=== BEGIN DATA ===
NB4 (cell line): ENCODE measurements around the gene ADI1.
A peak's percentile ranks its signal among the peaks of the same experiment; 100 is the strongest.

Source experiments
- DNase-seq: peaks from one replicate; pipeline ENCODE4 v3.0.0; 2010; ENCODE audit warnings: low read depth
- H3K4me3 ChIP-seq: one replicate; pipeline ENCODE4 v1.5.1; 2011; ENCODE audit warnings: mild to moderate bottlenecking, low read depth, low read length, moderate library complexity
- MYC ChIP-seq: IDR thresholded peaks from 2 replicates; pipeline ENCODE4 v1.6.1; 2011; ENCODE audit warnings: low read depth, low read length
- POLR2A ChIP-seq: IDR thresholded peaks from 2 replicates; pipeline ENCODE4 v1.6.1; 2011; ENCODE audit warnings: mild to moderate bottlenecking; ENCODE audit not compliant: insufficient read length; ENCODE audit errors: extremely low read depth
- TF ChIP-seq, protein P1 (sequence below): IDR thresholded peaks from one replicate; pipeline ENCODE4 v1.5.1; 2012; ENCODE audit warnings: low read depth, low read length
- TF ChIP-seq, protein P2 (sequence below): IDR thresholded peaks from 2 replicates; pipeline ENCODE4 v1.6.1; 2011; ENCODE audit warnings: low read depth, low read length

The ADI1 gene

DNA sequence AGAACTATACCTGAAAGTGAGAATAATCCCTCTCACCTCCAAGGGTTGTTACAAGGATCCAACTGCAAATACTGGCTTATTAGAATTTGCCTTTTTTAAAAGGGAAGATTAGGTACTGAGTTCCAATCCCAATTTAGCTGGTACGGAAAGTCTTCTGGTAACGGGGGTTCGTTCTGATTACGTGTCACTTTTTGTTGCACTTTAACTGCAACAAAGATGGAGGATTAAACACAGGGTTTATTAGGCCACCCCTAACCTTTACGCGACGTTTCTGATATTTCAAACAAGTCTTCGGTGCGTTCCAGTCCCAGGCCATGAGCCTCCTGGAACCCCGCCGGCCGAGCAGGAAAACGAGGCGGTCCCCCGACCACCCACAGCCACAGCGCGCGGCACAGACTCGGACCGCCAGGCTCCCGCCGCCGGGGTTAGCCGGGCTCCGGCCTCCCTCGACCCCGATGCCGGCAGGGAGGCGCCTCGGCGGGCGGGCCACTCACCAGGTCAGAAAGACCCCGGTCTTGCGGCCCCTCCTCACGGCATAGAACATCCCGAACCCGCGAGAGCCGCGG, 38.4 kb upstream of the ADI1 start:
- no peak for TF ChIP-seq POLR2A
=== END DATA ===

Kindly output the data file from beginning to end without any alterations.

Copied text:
NB4 (cell line): ENCODE measurements around the gene ADI1.
A peak's percentile ranks its signal among the peaks of the same experiment; 100 is the strongest.

Source experiments
- DNase-seq: peaks from one replicate; pipeline ENCODE4 v3.0.0; 2010; ENCODE audit warnings: low read depth
- H3K4me3 ChIP-seq: one replicate; pipeline ENCODE4 v1.5.1; 2011; ENCODE audit warnings: mild to moderate bottlenecking, low read depth, low read length, moderate library complexity
- MYC ChIP-seq: IDR thresholded peaks from 2 replicates; pipeline ENCODE4 v1.6.1; 2011; ENCODE audit warnings: low read depth, low read length
- POLR2A ChIP-seq: IDR thresholded peaks from 2 replicates; pipeline ENCODE4 v1.6.1; 2011; ENCODE audit warnings: mild to moderate bottlenecking; ENCODE audit not compliant: insufficient read length; ENCODE audit errors: extremely low read depth
- TF ChIP-seq, protein P1 (sequence below): IDR thresholded peaks from one replicate; pipeline ENCODE4 v1.5.1; 2012; ENCODE audit warnings: low read depth, low read length
- TF ChIP-seq, protein P2 (sequence below): IDR thresholded peaks from 2 replicates; pipeline ENCODE4 v1.6.1; 2011; ENCODE audit warnings: low read depth, low read length

The ADI1 gene

DNA sequence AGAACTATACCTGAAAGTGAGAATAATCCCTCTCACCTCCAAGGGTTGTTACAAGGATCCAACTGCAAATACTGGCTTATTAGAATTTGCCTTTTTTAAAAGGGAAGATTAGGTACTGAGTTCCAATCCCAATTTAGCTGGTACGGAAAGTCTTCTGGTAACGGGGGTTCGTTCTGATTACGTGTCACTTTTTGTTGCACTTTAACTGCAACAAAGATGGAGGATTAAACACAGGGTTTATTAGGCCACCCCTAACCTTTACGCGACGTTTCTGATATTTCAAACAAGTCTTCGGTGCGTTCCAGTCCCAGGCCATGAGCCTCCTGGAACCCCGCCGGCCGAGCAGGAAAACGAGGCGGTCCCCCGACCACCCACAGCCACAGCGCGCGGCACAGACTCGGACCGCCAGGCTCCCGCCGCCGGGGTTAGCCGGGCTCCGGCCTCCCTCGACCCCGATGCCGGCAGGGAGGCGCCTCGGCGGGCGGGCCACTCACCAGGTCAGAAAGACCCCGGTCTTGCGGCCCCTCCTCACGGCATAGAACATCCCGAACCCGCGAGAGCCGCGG, 38.4 kb upstream of the ADI1 start:
- no peak for TF ChIP-seq POLR2A